What does making a life really look like? In a recent post Scott Martin notes:

Those focusing on making a living see wealth solely in the context of the cash nexus: the opportunities, possessions, luxuries and leisure that money affords. Those focusing on making a life see wealth in terms of the depth and quality of their relationships, the strength of their home, the memories they make, the moments they share, the lives they touch. In fact, the people I most respect who have made lives worth emulating rarely focus on money at all. There have been times when they have had plenty and times when they have struggled, but the constant is in how deeply they have loved.

Imagine sitting down with a financial planner and in addition to totaling your bank accounts and mapping your investments, you also mapped your significant relationships and explored your relationship to your home.

Martin continues quoting Buechner:

Buechner writes that the world is full of people who “seem to have listened to the wrong voice” and are doing work that “seems simply irrelevant not only to the great human needs and issues of our time but also to their own need to grow and develop as humans.”

It’s ironic that some of the vocations that directly seek to meet the greatest human needs are the least esteemed (and rewarded) in our culture: teacher, care-giver, social worker, priest. Could it be that our value system is inverted?

Ask yourself: am I making a living or making a life? What two things could I most easily change in order to improve the quality of my life (in terms of relationships)? Resolve to start making those changes.

The dangerous work of ministry

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The way I was going about doing the work of God was destroying the work of God in me.  -Anonymous Pastor

I love pastors. Really. Yes, I know that in our current moment it is more hip to be cynical of religious institutions and to reject the notion of religious authority. I get it. And I admit that there have been people and events and trends that perhaps give some justification to this cynicism. At the same time, I know too many pastors.

Many people only know a succession of ministers who serve their church as pastors over the years–they come and then they go. Some linger longer than others, but eventually they move on. There’s a tradition in presbyterian pastoral ministry of virtually renouncing all contact with members of a prior congregation once a pastor leaves. In some ways it makes sense, but it also means that few parishioners retain any contact with ministers who aren’t their pastor.

It’s easy to misunderstand people we don’t really know and whose lives we really don’t get. Of course, it gets complicated when we’re talking about pastors–especially, your pastor. It would be weird to ask her, “So…what’s it really like serving us?”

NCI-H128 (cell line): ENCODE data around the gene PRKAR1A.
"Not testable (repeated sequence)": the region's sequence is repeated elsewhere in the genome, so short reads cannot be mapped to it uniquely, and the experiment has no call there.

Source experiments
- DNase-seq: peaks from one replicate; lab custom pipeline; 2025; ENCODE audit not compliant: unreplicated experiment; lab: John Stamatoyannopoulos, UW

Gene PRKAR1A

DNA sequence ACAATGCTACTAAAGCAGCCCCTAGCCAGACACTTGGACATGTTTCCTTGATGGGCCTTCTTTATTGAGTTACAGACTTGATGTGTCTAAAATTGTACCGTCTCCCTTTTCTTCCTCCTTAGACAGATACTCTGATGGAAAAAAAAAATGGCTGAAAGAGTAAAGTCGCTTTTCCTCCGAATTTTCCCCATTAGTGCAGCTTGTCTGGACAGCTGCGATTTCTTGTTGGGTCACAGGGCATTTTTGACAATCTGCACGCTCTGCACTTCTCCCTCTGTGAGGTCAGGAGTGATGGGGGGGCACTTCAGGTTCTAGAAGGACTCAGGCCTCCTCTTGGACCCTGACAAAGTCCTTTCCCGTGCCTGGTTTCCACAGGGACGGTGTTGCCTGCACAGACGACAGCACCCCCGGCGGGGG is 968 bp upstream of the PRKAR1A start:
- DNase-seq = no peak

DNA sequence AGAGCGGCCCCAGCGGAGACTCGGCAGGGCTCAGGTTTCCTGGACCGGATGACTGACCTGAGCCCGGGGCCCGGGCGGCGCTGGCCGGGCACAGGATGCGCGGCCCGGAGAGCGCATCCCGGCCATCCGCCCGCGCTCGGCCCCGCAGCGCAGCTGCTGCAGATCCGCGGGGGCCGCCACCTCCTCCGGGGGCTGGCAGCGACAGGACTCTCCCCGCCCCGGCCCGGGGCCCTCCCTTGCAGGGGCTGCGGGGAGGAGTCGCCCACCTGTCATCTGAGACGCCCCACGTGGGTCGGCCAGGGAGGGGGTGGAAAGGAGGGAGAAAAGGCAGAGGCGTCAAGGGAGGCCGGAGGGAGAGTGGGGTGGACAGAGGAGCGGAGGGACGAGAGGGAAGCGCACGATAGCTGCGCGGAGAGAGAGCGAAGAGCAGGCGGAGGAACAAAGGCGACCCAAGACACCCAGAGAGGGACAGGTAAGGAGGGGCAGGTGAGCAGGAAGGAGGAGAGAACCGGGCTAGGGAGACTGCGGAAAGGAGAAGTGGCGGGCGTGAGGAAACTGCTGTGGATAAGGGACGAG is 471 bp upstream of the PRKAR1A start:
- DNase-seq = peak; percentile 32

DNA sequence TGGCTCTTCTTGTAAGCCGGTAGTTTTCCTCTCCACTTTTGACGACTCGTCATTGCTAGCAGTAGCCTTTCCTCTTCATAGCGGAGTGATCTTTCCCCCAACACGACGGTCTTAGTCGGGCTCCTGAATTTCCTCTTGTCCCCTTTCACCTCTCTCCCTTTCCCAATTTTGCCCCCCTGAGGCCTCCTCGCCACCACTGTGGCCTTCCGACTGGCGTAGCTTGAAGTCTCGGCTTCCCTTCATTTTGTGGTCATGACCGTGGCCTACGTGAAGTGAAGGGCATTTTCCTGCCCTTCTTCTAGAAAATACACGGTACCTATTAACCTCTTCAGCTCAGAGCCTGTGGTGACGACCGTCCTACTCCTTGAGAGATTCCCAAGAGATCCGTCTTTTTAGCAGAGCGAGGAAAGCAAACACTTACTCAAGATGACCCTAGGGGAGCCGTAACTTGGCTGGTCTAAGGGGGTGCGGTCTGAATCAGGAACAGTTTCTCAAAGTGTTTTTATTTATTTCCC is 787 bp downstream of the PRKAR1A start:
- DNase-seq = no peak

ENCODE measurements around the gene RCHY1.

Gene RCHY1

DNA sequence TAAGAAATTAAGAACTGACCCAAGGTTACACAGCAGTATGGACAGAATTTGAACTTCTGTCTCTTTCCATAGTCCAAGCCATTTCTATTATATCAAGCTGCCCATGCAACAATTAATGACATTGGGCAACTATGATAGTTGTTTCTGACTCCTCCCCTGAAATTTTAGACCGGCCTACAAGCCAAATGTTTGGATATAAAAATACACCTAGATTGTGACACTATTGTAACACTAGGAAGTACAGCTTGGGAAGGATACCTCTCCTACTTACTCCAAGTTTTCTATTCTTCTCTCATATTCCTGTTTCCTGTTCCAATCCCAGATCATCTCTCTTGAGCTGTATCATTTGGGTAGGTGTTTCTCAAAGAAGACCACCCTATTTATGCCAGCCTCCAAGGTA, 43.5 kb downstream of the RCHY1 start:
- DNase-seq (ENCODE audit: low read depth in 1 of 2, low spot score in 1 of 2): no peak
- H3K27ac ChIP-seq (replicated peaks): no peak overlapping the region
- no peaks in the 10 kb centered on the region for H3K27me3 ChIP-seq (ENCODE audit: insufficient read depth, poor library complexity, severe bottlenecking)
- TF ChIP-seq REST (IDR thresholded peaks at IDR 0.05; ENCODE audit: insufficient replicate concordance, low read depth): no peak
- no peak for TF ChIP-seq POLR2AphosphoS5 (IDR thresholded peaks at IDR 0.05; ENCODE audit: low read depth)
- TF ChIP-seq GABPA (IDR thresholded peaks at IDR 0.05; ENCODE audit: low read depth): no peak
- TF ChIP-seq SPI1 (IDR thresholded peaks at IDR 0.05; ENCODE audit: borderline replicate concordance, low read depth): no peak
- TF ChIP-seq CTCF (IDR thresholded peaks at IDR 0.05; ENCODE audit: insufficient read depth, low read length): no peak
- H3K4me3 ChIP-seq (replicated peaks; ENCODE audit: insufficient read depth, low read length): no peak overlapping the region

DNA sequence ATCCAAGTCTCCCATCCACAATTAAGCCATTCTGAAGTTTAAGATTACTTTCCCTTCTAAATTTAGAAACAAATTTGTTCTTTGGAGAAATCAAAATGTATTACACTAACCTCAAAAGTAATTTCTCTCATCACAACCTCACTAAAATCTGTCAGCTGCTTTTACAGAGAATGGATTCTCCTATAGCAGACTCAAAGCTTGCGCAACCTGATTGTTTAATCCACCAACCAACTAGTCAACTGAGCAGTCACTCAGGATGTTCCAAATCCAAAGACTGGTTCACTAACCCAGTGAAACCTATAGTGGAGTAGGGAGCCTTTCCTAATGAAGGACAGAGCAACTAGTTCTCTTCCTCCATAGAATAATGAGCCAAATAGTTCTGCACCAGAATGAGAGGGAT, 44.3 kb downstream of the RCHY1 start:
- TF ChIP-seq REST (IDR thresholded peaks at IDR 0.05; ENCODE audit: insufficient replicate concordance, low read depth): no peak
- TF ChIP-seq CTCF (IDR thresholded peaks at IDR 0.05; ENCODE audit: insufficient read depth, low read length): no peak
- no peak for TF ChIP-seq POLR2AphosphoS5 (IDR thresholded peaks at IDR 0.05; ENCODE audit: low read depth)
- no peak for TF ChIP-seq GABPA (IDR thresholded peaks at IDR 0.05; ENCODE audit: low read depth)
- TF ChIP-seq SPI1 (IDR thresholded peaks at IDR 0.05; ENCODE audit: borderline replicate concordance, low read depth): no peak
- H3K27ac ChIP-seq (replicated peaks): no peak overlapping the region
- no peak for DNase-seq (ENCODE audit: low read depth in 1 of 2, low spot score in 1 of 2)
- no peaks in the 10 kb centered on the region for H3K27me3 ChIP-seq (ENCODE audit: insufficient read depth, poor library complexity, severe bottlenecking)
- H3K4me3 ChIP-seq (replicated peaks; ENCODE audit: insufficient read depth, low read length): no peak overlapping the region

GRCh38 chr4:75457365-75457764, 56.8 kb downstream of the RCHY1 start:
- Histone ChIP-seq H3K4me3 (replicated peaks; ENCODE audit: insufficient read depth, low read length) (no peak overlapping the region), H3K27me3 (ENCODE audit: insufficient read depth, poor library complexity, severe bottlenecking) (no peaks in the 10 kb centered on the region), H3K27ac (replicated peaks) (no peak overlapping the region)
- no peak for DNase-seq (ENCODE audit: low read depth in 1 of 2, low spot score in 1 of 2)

What seems a weird question for an individual to pose is actually a very appropriate question for a session and personnel committee to ask. Here’s the bottom line: the work of ministry is dangerous. It’s dangerous because it is so easy to use “god” to run from God. We can easily employ busyness in god-work and god-talk as a substitute for an on-going transformative relationship with God in Christ.

Ministers need the support of their congregations to really flourish in their work, and the session has to be an ally and advocate in creating a culture of appropriate clergy care.

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Ironically, churches sometimes believe that they’ll “get more for their money” if they drive their pastors harder. Preach more sundays. Do more visits. Be available in the office during business hours. Attend meetings on week nights, do funerals and weddings on saturday, and get to the church building at 6am Sunday morning to lead an exciting and life-changing encounter with the living God at 8:30 and 11:00.

None of these is a bad thing. In fact, one or two weeks as above is probably okay. What’s not okay, however, is expecting the above schedule to be the normal routine. It’s not healthy. It’s not sustainable. In the end, both the church and the pastor will pay a steep price.

How to train key leaders as disciples and leaders

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Last week I joined staff and area directors from sixteen campuses, along with our executive coaches, for training in ministry building. It was the best training of my ministry career. One of the things that made it powerful was the synergy that emerged from sharing the experience with one of my direct reports and our coach. All told, we spent more than 40 hours together face to face, which is more than we’d normally get in an academic year.

Key to the training is a tool—we received more than thirty tools over the week—called the “discipleship cycle.” It’s illustrated below. The discipleship cycle is the most effective way to both guide Christians in maturing as followers of Christ, but at the same to move them along a continuum of leadership development as well.